2Some Pharisees came and tested him by asking, "Is it lawful for a man to divorce his wife?"

3"What did Moses command you?" he replied.

4They said, "Moses permitted a man to write a certificate of divorce and send her away."

5"It was because your hearts were hard that Moses wrote you this law," Jesus replied. 6"But at the beginning of creation God 'made them male and female.'a]">[a] 7'For this reason a man will leave his father and mother and be united to his wife,b]">[b] 8and the two will become one flesh.'c]">[c] So they are no longer two, but one. 9Therefore what God has joined together, let man not separate."

10When they were in the house again, the disciples asked Jesus about this. 11He answered, "Anyone who divorces his wife and marries another woman commits adultery against her. 12And if she divorces her husband and marries another man, she commits adultery." (link)

In this passage, Jesus indicates that at least parts of the Old Testament law were concessions of sort to the ancient Hebrews. God did not want or desire divorce, but allowed it to be tolerated. Thus, the "law of God" in the sense of the ultimate moral values that come from God are not to equated on a one-to-one basis with the words recorded in the Pentateuch. Thus the "Law of Moses" and the divine law of God, while not completely incommensurable, are not to be thought of as necessarily interchangeable. Jesus declares his respect for the law, while at the same time making statements that seem to change or greatly revise it. Jesus also declares that parts of the law are there because of the hardness of the hearts of Israel and not because God necessarily desires it.

Even in the Old Testament law itself, we find indications that parts of the law were meant to serve specific pragmatic purposes, giving us pause if we should wish to treat them as timeless expressions of the will of God. For example, in Deuteronomy 19 we find the commandment to do to one who brings false testimony what he had intended to do the person he was testifying against. The reason for this is given in verse 20 which states: "the rest of the people will hear of this and be afraid, and never again will such an evil thing be done among you." This harsh treatment was meant to serve as an example to others so that they would avoid such evil behavior. The purpose of this law then isn't aimed at giving the eternally God-ordained just recompense for bringing false testimony, but serves a broader pragmatic purpose for the morality of the community at large.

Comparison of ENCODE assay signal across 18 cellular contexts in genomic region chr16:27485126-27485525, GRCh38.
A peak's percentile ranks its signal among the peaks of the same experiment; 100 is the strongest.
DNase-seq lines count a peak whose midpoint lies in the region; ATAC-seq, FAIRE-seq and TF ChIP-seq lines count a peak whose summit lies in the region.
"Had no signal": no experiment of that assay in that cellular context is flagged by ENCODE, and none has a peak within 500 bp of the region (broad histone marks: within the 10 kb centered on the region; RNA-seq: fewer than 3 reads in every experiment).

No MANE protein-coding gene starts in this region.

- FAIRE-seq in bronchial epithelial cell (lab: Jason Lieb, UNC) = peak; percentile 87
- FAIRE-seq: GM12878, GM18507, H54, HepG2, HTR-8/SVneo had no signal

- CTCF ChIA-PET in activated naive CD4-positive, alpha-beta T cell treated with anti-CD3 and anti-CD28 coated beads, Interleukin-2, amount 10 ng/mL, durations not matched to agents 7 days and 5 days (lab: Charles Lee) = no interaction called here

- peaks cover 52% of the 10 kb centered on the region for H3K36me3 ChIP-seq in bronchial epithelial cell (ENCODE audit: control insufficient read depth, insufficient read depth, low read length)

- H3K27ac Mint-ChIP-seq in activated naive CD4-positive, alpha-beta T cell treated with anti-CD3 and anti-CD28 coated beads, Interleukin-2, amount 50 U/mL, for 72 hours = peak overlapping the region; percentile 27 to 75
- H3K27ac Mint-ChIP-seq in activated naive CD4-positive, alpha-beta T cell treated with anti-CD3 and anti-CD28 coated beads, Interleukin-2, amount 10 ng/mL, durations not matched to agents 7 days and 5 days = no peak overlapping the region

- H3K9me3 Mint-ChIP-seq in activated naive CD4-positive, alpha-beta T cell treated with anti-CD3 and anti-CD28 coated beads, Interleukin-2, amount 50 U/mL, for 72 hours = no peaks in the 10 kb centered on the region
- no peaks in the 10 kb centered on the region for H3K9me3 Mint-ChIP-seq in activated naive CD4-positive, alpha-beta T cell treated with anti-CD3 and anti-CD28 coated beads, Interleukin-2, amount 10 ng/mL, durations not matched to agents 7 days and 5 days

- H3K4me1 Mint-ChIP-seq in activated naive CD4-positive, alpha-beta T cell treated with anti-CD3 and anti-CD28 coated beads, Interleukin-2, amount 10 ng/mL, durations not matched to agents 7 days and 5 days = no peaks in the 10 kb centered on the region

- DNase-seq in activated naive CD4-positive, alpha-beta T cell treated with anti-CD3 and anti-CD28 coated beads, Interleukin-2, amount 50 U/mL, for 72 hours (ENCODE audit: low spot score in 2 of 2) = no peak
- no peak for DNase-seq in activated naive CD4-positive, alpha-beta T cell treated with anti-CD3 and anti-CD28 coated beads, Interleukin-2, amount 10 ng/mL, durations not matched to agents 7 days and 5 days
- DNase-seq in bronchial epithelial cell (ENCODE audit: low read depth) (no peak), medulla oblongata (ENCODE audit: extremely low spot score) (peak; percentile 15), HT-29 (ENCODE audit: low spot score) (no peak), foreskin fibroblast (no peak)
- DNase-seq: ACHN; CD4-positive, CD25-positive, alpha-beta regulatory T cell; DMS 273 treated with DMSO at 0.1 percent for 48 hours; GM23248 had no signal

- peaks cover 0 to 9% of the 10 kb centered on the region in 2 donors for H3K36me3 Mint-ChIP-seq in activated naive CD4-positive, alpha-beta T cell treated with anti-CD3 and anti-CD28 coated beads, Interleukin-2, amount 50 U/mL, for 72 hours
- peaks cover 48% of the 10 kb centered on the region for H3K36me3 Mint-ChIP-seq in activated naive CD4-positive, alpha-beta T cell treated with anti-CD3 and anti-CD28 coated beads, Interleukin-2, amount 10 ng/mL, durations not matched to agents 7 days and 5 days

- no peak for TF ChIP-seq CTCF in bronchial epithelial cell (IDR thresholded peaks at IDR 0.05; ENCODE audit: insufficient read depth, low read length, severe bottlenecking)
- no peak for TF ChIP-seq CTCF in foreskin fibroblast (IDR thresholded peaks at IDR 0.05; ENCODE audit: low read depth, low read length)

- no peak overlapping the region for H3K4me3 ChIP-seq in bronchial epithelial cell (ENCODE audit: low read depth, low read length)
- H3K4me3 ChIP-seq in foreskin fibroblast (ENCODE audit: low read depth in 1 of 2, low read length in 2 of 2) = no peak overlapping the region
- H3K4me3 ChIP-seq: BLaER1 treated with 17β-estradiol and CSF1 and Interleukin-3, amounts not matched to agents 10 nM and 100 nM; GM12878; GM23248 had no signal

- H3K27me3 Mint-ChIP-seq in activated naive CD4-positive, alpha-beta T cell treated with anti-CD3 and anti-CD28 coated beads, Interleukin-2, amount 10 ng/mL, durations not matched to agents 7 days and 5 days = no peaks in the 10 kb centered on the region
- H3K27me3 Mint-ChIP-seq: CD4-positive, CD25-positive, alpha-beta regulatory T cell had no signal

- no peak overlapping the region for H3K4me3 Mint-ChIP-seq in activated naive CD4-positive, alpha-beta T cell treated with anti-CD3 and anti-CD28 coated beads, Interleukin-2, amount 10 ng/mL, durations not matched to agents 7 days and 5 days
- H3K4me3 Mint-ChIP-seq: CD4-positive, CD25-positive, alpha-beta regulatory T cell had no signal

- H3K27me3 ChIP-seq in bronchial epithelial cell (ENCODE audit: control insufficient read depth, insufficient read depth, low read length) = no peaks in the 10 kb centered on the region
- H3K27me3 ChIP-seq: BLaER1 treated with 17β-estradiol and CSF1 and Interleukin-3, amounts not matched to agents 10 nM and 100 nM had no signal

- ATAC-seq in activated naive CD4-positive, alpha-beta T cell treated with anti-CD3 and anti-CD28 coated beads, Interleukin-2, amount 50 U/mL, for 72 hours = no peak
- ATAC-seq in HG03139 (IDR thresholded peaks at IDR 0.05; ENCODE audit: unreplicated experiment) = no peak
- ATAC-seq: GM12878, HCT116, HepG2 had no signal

These examples provide a context for better understanding the law as it is understood by Jesus as recorded in the Gospels. Since these texts are foundational to Christianity, they should factor in prominently in any attempt to understand Christian doctrine, particularly the atonement which deals specifically with law and sin. We can see in the way that Jesus treated the law, and even from parts of the Old Testament law itself, that it should not be equated with eternal statements of God's prescriptions for human conduct, but rather as aimed at pointing humanity towards these divine attributes.